Watermelons as a symbol of political protest for Palestinians.
By Jackson Connor • October 2, 2015
In the years following the Six Day War in 1967, it became a crime to raise a Palestinian flag in Israeli-controlled Gaza and the West Bank. To subvert the ban on the national colors, it is said that Palestinians would carry sliced watermelons through the region in a sign of protest. In October of 1993, just weeks after Israel and the Palestinian Liberation Organization signed the Oslo Accords in Washington, DC, The New York Times reported that young men were once detained for holding watermelon halves in the Gaza Strip. An editor’s note several months later stated that the paper could not ultimately confirm the claims, but that an Israeli government official also could not deny that such arrests had taken place.
Similarly, prominent Palestinian artists have stated over the years that they risked imprisonment for simply painting depictions of watermelons, as well as other images (like poppy seed plants) that might have incorporated the national colors. Australia’s daily newspaper, The Age, also reported that the watermelon was used as a symbol of the Second Intifada — or Palestinian uprising — in 2000.
“The Israelis were extremely harsh in cracking down on any manifestation of Palestinian nationalism, and the more symbolic and the more visible, the angrier they would get,” explains Rashid Khalidi, the Edward Said Professor of Arab Studies at Columbia University and the editor of the Journal of Palestine Studies. “Palestine didn’t exist, the Palestinians didn’t exist, and anybody who claimed otherwise was in trouble.”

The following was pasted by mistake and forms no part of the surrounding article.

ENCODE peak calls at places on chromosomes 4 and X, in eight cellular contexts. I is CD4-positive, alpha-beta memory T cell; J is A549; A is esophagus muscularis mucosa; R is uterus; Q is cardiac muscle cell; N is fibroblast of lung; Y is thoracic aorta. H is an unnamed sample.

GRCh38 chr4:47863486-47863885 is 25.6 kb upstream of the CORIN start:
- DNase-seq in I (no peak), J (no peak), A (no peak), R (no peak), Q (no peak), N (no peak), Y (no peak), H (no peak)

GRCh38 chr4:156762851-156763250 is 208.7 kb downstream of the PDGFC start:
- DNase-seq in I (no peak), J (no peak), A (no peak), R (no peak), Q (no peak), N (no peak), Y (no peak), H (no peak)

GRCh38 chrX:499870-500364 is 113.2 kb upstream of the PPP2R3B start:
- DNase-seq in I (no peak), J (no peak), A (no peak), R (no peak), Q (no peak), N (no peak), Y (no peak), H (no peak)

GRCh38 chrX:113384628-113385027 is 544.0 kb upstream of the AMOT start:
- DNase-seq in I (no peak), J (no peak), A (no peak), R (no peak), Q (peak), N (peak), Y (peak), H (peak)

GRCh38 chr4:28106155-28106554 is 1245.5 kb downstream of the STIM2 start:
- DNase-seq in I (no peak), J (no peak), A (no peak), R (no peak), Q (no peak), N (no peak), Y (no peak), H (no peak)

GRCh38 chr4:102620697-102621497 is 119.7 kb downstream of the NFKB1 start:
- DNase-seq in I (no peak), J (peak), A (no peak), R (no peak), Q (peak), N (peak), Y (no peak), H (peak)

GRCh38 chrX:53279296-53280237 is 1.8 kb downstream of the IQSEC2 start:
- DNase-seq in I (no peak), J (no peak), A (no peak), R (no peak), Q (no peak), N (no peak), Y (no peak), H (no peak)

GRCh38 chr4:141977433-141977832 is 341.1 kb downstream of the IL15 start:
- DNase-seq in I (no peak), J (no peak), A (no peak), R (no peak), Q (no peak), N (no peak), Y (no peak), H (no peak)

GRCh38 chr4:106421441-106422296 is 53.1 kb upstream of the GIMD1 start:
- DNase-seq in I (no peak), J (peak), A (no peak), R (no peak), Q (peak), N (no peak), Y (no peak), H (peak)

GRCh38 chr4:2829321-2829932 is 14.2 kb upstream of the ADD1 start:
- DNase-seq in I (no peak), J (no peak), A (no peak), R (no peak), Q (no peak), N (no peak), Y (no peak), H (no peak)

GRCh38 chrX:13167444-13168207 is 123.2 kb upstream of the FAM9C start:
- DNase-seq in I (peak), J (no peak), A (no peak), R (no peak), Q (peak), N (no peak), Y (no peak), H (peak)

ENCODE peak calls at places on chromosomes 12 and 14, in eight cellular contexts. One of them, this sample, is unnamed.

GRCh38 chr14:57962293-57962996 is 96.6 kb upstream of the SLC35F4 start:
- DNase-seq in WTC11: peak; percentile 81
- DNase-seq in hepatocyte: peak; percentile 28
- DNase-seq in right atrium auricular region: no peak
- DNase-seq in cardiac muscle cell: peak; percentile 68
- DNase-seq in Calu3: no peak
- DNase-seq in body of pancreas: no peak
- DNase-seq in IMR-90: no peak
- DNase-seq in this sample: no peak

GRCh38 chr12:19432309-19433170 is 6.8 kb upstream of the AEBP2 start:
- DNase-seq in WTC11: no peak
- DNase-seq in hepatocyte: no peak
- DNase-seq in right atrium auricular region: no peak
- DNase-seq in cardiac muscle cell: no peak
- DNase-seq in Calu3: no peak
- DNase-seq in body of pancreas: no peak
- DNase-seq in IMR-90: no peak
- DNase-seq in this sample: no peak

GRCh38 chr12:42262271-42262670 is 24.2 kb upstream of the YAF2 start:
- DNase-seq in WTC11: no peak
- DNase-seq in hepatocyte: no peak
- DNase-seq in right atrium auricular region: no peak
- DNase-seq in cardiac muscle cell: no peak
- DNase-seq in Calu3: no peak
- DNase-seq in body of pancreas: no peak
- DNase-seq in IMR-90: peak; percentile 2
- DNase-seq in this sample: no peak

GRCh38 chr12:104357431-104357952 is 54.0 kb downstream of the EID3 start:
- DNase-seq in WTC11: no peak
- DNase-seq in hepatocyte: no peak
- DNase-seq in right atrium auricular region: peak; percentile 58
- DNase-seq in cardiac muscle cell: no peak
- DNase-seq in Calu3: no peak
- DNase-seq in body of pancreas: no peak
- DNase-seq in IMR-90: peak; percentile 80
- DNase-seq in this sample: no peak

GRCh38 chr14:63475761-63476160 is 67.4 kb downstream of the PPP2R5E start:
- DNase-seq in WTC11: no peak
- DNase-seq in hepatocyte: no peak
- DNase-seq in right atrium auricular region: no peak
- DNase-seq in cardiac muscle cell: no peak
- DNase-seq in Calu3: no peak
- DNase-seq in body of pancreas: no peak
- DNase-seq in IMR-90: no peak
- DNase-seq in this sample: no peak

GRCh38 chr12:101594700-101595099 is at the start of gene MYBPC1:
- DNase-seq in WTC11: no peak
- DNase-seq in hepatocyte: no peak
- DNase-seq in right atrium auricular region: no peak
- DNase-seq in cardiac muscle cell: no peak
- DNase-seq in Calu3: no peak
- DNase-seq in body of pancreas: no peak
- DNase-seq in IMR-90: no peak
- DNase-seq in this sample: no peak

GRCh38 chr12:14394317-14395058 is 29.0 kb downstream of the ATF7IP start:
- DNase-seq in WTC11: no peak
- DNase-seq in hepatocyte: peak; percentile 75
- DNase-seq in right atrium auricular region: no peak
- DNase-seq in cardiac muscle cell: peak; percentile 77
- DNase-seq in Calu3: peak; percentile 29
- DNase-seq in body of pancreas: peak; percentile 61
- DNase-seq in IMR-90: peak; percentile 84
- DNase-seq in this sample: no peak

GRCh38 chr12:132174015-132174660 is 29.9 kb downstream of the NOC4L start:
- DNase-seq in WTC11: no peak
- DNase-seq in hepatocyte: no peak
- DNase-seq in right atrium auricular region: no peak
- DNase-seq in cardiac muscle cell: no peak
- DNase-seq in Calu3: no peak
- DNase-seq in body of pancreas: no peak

With tensions heightened — and an Israeli anti-terrorism bill designed to ban the Palestinian flag less than a year in the past — it remains unclear if the red, black, green, and white of the watermelon will once again become an image of political subversion in the Middle East.
“It’s a symbol of the existence of a national group and sort of the most striking,” Khalidi says of the importance of the Palestinian colors. “I mean, how could you express your Palestinian identity more visibly than by raising or waiving or painting a flag?”
(Image: “Palestinian Flag” by Khaled Hourani.)
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